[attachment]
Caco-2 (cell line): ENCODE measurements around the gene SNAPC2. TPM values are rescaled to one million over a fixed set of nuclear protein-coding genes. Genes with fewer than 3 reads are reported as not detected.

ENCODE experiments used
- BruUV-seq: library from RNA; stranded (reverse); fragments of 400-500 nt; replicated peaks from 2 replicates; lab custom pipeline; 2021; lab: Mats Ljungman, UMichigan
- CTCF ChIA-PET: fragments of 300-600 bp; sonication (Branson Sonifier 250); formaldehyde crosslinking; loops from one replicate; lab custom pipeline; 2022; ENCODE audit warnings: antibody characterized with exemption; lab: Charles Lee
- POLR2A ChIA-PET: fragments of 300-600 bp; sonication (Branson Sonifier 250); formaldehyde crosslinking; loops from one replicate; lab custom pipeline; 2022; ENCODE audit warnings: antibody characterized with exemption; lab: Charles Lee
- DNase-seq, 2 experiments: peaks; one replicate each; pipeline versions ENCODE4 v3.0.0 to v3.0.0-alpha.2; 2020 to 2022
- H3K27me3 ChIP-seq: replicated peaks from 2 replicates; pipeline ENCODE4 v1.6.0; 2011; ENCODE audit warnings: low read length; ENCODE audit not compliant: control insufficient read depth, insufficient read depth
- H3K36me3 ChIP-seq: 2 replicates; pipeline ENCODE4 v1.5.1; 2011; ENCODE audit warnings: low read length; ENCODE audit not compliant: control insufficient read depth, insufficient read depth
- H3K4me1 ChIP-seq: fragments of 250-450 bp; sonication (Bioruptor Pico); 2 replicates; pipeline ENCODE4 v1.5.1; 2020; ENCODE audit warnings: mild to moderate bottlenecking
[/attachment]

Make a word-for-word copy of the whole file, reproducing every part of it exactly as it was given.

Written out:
Caco-2 (cell line): ENCODE measurements around the gene SNAPC2. TPM values are rescaled to one million over a fixed set of nuclear protein-coding genes. Genes with fewer than 3 reads are reported as not detected.

ENCODE experiments used
- BruUV-seq: library from RNA; stranded (reverse); fragments of 400-500 nt; replicated peaks from 2 replicates; lab custom pipeline; 2021; lab: Mats Ljungman, UMichigan
- CTCF ChIA-PET: fragments of 300-600 bp; sonication (Branson Sonifier 250); formaldehyde crosslinking; loops from one replicate; lab custom pipeline; 2022; ENCODE audit warnings: antibody characterized with exemption; lab: Charles Lee
- POLR2A ChIA-PET: fragments of 300-600 bp; sonication (Branson Sonifier 250); formaldehyde crosslinking; loops from one replicate; lab custom pipeline; 2022; ENCODE audit warnings: antibody characterized with exemption; lab: Charles Lee
- DNase-seq, 2 experiments: peaks; one replicate each; pipeline versions ENCODE4 v3.0.0 to v3.0.0-alpha.2; 2020 to 2022
- H3K27me3 ChIP-seq: replicated peaks from 2 replicates; pipeline ENCODE4 v1.6.0; 2011; ENCODE audit warnings: low read length; ENCODE audit not compliant: control insufficient read depth, insufficient read depth
- H3K36me3 ChIP-seq: 2 replicates; pipeline ENCODE4 v1.5.1; 2011; ENCODE audit warnings: low read length; ENCODE audit not compliant: control insufficient read depth, insufficient read depth
- H3K4me1 ChIP-seq: fragments of 250-450 bp; sonication (Bioruptor Pico); 2 replicates; pipeline ENCODE4 v1.5.1; 2020; ENCODE audit warnings: mild to moderate bottlenecking